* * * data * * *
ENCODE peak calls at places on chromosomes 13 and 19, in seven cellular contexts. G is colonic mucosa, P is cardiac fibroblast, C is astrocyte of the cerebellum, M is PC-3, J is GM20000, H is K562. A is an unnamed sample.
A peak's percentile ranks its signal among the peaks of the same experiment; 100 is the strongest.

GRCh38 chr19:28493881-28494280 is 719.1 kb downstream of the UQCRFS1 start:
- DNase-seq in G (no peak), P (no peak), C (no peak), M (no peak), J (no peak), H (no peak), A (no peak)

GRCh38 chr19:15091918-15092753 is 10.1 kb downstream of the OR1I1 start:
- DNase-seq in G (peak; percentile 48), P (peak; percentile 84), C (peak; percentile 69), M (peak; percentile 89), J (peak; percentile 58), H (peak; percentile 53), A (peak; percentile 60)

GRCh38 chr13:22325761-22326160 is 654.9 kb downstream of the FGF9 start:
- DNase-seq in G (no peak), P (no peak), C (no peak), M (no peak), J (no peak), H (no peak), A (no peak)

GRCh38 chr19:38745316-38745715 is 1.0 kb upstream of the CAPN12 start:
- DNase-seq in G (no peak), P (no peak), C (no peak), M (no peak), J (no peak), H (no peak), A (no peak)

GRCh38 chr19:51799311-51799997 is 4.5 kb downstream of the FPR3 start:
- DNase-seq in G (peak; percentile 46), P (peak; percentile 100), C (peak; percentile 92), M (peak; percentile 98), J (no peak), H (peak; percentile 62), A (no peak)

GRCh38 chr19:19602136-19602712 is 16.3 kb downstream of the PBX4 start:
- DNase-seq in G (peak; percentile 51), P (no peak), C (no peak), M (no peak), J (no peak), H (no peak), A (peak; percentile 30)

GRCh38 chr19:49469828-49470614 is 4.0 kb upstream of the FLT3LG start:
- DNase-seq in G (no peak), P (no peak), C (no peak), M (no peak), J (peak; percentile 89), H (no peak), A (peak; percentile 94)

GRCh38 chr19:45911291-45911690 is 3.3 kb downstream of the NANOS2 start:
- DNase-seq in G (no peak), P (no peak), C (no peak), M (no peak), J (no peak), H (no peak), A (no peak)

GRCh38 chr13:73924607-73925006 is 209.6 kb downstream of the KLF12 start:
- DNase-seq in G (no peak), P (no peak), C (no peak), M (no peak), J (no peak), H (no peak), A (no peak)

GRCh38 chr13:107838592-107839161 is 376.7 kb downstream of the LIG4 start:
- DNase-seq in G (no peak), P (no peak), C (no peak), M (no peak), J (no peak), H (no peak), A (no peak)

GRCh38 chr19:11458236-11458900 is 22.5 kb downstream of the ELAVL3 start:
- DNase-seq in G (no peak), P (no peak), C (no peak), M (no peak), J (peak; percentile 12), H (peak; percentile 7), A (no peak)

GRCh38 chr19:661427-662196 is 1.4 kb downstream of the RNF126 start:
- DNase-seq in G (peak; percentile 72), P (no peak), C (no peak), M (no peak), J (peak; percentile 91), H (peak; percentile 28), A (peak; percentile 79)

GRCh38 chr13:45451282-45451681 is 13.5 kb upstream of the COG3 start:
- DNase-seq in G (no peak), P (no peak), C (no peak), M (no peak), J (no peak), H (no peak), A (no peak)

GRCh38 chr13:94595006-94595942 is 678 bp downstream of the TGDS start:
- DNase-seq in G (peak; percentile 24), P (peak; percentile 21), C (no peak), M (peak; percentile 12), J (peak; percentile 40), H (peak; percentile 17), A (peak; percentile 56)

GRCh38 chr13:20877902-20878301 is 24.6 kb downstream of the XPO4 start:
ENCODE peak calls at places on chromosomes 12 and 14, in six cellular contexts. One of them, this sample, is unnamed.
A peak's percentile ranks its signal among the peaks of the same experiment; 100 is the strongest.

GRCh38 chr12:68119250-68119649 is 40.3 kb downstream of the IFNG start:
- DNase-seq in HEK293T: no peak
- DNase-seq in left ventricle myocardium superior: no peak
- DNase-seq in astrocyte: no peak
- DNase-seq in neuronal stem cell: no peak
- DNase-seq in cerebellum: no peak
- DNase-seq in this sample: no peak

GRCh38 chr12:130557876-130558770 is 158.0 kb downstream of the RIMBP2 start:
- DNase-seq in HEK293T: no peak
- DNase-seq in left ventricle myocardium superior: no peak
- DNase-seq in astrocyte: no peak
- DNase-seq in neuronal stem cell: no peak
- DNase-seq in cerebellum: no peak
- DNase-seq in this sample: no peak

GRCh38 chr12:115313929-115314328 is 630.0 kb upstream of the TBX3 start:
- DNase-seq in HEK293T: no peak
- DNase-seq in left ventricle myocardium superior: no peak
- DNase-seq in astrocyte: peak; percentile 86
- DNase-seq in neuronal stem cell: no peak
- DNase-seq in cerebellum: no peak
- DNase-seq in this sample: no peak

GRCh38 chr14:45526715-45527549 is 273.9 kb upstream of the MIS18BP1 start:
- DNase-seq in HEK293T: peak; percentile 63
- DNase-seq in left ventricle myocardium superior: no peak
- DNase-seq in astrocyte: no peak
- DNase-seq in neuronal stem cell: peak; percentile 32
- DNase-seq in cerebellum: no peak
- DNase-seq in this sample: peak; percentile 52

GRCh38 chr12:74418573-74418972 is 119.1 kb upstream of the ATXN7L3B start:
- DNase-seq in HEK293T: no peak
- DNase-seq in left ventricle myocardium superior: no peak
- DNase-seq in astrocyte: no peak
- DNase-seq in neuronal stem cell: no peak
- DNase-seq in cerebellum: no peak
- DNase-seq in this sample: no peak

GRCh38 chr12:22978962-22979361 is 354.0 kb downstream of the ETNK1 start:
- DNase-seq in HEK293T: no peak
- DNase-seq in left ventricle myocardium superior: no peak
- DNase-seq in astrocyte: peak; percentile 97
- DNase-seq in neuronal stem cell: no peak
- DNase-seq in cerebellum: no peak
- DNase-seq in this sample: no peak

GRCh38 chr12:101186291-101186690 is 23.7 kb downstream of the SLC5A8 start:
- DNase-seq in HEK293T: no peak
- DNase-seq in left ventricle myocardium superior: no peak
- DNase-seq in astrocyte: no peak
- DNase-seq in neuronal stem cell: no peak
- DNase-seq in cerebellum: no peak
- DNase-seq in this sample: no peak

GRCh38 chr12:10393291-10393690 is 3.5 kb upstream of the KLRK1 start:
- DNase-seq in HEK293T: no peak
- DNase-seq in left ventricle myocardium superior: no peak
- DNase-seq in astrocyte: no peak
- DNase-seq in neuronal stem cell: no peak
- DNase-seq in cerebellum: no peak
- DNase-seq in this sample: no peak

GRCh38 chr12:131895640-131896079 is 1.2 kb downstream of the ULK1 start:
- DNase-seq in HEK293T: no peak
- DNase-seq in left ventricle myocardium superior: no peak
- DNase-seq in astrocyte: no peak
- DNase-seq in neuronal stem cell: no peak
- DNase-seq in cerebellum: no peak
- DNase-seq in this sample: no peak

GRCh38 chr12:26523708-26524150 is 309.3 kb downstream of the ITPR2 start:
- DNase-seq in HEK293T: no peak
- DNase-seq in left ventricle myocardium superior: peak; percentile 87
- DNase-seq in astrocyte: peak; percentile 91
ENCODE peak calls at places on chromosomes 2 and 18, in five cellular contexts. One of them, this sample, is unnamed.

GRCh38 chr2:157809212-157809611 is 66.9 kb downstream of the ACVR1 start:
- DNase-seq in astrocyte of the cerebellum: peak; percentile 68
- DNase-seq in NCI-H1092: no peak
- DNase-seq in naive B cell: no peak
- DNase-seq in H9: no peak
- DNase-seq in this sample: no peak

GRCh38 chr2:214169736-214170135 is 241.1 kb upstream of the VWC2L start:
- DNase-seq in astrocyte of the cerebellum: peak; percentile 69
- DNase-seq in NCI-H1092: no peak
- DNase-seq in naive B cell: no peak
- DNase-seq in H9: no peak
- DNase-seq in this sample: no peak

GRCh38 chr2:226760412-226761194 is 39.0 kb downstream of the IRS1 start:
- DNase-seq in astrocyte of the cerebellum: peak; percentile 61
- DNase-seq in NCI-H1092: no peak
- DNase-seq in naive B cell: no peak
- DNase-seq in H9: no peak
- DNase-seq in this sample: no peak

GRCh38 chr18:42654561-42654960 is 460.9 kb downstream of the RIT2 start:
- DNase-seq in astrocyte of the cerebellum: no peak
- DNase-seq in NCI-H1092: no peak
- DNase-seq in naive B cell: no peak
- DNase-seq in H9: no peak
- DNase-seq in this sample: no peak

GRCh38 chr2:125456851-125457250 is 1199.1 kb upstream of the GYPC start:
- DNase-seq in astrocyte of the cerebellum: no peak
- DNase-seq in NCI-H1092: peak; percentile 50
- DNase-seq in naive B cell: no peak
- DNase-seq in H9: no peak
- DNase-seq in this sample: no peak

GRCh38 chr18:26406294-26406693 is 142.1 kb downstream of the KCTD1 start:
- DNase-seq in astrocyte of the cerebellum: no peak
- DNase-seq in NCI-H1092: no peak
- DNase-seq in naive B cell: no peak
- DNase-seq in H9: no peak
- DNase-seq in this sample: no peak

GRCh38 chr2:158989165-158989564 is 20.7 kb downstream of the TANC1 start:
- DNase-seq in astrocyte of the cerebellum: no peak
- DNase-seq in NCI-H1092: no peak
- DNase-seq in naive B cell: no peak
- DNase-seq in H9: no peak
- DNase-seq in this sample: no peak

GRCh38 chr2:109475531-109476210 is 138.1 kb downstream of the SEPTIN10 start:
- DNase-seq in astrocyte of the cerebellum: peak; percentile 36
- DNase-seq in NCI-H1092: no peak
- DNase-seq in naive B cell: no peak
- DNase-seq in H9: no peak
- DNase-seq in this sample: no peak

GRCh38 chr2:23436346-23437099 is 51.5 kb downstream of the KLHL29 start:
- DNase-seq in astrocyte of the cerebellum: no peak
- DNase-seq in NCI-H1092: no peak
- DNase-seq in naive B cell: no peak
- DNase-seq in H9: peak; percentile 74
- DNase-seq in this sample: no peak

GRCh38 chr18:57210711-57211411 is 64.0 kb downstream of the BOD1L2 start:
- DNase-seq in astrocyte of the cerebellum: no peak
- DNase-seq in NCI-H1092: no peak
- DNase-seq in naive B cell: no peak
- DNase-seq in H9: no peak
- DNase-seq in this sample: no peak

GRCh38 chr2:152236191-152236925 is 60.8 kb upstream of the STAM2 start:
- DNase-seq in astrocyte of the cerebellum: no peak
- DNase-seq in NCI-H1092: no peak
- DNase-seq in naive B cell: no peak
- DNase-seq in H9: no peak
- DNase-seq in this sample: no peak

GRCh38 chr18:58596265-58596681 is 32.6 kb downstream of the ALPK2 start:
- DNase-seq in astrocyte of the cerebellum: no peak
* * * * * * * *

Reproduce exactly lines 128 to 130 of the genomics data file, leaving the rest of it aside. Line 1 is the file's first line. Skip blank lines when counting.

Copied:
- DNase-seq in NCI-H1092: peak; percentile 50
- DNase-seq in naive B cell: no peak
- DNase-seq in H9: no peak